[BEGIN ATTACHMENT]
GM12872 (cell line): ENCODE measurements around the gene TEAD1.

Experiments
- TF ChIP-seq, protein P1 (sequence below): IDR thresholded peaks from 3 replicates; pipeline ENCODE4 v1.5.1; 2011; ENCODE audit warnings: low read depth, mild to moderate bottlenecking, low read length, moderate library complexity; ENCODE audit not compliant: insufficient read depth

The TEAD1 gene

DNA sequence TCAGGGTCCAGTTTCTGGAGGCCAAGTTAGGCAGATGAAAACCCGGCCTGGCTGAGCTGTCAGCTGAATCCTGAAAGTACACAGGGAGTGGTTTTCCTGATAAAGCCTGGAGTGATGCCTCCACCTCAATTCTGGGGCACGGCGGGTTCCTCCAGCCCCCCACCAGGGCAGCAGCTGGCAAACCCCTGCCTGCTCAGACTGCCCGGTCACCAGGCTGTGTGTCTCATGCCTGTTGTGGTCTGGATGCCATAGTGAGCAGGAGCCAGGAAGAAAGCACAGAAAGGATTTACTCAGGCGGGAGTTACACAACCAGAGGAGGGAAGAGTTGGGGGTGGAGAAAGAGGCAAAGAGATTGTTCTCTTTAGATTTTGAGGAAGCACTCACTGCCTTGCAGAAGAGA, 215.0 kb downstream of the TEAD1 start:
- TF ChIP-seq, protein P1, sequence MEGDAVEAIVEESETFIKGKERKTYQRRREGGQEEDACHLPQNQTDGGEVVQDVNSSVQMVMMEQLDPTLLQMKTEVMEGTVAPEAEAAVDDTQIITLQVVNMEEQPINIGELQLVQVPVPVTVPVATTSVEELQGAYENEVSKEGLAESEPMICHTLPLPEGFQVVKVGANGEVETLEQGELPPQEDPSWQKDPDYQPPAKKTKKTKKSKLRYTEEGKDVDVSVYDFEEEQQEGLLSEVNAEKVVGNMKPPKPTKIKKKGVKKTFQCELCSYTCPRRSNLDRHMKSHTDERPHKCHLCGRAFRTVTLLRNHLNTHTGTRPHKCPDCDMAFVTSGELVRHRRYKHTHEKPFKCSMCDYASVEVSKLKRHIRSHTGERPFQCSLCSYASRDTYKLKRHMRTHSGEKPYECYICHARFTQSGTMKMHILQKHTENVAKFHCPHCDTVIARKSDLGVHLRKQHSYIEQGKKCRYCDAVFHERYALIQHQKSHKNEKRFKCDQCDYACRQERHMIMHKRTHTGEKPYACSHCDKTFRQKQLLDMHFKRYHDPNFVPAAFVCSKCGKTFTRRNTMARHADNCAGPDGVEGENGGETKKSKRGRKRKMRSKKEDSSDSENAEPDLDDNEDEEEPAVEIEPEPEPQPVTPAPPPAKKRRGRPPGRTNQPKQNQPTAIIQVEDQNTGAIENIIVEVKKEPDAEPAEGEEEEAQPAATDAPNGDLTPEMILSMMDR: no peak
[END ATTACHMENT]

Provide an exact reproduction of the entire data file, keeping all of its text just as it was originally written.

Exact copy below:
GM12872 (cell line): ENCODE measurements around the gene TEAD1.

Experiments
- TF ChIP-seq, protein P1 (sequence below): IDR thresholded peaks from 3 replicates; pipeline ENCODE4 v1.5.1; 2011; ENCODE audit warnings: low read depth, mild to moderate bottlenecking, low read length, moderate library complexity; ENCODE audit not compliant: insufficient read depth

The TEAD1 gene

DNA sequence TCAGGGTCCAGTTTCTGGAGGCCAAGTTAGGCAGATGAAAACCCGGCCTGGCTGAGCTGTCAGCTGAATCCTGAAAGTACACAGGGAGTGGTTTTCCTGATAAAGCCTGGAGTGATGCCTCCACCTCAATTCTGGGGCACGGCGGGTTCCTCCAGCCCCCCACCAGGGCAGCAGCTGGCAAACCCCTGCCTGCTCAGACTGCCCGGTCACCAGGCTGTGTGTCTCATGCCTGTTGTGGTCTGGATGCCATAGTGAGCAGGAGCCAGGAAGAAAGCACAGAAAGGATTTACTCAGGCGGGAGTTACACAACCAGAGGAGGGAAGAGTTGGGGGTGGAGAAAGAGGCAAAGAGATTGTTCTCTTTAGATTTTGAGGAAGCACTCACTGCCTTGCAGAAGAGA, 215.0 kb downstream of the TEAD1 start:
- TF ChIP-seq, protein P1, sequence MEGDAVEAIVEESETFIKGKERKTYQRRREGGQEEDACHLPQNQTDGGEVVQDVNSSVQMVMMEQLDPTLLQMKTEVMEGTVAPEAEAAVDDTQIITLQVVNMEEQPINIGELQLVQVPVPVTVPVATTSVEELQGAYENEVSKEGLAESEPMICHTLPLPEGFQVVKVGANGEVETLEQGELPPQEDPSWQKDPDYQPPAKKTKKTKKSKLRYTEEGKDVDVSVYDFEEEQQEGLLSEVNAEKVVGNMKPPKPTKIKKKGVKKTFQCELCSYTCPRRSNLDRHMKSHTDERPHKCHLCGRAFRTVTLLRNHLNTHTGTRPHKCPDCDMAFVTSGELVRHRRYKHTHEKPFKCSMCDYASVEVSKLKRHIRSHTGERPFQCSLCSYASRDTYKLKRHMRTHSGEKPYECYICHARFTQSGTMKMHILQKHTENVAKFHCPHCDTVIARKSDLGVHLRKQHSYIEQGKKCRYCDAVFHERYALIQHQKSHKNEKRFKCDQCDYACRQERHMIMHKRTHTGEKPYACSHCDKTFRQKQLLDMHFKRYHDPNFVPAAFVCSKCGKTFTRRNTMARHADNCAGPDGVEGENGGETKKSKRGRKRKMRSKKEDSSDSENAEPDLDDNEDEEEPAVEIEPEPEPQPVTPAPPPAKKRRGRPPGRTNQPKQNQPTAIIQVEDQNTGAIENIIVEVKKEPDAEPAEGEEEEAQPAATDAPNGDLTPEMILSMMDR: no peak